Chatter about overload throbs throughout the blogosphere. On urban omic.com, Armando Iannucci spins his decision to forgo watching ''The Sopranos" into a broader meditation on the saturation issue.

''It has been strangely liberating," Iannucci writes of opting to skip the hit HBO series. ''The earth has not stopped turning, nor have the central foundations of my sanity crumbled." Rather than succumb to ''an ever-expanding sense of failure," he goes on, adults ought to realize their ''completist paradise is not going to happen."

In other words, you can watch and listen to everything -- and never keep up. So get over it.

Still, the so-called ''digital stew" only promises to get thicker and richer as high-end technologies become cheaper and more available to the mass marketplace. That leaves plugged-in consumers like Craig Coulomber (iPod Mini, Sirius radio, laptop computer) facing some tough choices. In Coulomber's case, his PlayStation 2 is now ''collecting dust," says the 34-year-old Suffolk University Law School student, while his cable TV and Sirius radio hookups are getting less use than they did when they were the Hot New Thing.

''I have a lot of distractions, and that's one I don't need," says Coulomber of his waning appetite for video games. He is also listening to his iPod less these days, he says, fearing he'd become ''too disconnected" from his surroundings. ''I stopped going to movie theaters and subscribed to Netflix," says Coulomber. ''But even at home, I'll start watching a DVD and log onto the Internet Movie Database site to check something out -- and miss part of the movie."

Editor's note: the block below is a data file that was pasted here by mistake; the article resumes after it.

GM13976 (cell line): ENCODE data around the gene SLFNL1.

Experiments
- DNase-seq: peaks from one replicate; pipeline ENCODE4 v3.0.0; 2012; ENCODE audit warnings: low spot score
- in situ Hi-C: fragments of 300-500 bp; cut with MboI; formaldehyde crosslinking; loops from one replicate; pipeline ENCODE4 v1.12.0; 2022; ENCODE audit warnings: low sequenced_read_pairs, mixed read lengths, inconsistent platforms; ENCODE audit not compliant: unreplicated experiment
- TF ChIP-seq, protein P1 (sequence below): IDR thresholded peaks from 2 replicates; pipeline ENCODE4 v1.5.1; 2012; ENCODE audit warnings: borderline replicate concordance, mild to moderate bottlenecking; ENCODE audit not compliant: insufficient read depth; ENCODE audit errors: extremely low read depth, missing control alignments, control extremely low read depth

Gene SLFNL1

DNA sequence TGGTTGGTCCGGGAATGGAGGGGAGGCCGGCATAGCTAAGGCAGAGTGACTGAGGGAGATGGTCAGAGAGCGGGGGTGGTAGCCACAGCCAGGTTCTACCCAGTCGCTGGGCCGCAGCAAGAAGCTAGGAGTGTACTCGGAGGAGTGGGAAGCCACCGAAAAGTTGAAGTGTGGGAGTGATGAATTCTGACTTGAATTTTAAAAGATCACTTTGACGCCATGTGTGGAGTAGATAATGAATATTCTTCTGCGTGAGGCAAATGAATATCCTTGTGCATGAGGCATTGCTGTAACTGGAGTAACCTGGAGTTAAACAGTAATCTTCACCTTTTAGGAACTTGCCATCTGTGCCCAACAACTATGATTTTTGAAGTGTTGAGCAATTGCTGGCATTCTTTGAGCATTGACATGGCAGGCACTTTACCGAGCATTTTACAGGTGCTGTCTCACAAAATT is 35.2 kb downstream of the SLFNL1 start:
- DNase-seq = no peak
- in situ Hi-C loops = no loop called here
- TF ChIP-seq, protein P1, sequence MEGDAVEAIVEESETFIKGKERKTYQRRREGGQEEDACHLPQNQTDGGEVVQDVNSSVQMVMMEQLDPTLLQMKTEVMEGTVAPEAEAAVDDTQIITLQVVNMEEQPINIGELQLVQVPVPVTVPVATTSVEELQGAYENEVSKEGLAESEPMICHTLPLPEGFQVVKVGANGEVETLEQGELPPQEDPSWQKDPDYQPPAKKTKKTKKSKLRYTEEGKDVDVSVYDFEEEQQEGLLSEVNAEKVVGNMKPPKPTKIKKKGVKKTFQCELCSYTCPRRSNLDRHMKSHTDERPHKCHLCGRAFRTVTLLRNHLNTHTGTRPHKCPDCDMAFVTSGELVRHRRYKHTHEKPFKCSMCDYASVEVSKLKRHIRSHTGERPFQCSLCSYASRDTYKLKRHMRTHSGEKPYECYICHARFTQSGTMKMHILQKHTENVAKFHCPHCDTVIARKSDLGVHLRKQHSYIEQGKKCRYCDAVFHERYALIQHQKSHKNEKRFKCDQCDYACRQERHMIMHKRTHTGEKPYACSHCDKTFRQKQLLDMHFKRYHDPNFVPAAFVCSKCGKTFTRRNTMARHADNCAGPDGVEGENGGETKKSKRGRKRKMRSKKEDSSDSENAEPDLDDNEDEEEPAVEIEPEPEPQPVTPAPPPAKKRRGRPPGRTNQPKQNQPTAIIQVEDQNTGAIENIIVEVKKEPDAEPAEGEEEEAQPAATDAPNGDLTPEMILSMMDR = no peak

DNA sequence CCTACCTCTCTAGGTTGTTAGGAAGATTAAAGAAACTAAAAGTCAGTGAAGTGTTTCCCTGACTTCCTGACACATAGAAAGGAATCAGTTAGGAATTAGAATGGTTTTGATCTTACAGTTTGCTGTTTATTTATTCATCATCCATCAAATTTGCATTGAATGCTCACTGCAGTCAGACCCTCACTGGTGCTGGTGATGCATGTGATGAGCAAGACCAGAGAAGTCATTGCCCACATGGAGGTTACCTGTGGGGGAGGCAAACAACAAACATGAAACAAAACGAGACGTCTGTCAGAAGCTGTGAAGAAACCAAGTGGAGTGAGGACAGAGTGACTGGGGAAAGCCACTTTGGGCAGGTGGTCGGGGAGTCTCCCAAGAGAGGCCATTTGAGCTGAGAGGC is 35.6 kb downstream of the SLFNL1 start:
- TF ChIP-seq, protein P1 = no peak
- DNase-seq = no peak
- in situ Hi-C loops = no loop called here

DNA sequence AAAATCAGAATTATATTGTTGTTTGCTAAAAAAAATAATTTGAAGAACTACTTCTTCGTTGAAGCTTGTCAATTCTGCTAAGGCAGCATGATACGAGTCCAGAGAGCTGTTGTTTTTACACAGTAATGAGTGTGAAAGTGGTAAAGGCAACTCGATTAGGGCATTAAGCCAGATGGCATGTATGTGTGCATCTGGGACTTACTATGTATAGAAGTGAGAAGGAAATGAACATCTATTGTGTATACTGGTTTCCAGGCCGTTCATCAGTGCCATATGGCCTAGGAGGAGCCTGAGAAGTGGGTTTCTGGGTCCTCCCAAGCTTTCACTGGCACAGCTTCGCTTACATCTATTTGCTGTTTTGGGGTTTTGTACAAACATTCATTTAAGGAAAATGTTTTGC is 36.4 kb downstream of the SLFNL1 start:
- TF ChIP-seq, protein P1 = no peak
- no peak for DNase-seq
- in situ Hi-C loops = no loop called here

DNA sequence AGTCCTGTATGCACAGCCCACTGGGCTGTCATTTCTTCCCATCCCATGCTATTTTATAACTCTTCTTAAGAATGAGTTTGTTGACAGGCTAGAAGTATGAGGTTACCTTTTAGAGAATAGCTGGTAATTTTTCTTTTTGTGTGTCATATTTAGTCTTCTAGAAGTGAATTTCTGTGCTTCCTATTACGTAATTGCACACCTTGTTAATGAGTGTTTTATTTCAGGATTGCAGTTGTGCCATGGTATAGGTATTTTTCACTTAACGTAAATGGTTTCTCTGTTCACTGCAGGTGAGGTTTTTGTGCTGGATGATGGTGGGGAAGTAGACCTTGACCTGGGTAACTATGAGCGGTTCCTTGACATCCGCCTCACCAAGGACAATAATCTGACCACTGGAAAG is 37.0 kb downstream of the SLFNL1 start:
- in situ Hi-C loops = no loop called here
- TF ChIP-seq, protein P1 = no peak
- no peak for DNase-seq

Mark Carney, 55, may belong to Generation Gizmo more in spirit than in age. Yet the UMass-Dartmouth environmental compliance engineer has devised an unusual method of electronic multitasking. At night, Carney plugs his iPod into a docking station and plays it in shuffle mode while sleeping. With 4,003 tracks loaded on his iPod, ''it would take 573 days to play them all," says Carney.

Far from experiencing overload, however, Carney counts himself a happy camper. ''Growing up, I had difficulty concentrating in school," he recalls. ''Now I find I can switch modes constantly. I like having all these choices."

Ra Un, 22, agrees that being plugged in is more liberating than frustrating, for the most part.

''I feel pretty much in control," says Un, who lives in a Boston apartment with three roommates and works for a local advertising agency. The apartment has digital cable TV with DVR, but her choices don't end there. She also watches Video on Demand movies with her boyfriend, instant messages with friends, and listens to music on her iPod at the gym.

Paying for services she doesn't utilize enough? ''No," Un says. ''I feel good about taking advantage of what I've got. And I don't feel like I'm missing much."

When he lectures Swarthmore students about fragmented attention spans, says Schwartz, they often react as if he'd come from the preindustrial age.

''I tell them, 'You may be the master of iTunes, but it's unclear you're handling these choices so well,' " says Schwartz. ''Young people think they can do three things at one time and lose nothing, but that's false. They try to multitask, but in the long run they'll pay for it."

Perhaps, but in the meantime Un says she's found ways to unload some of the overload.

''My family has a house in Vermont with no TV and no cellphone service," she says. ''We sit by the fire and play cribbage. It's heaven."

Joseph P. Kahn can be reached at jkahn@globe.com.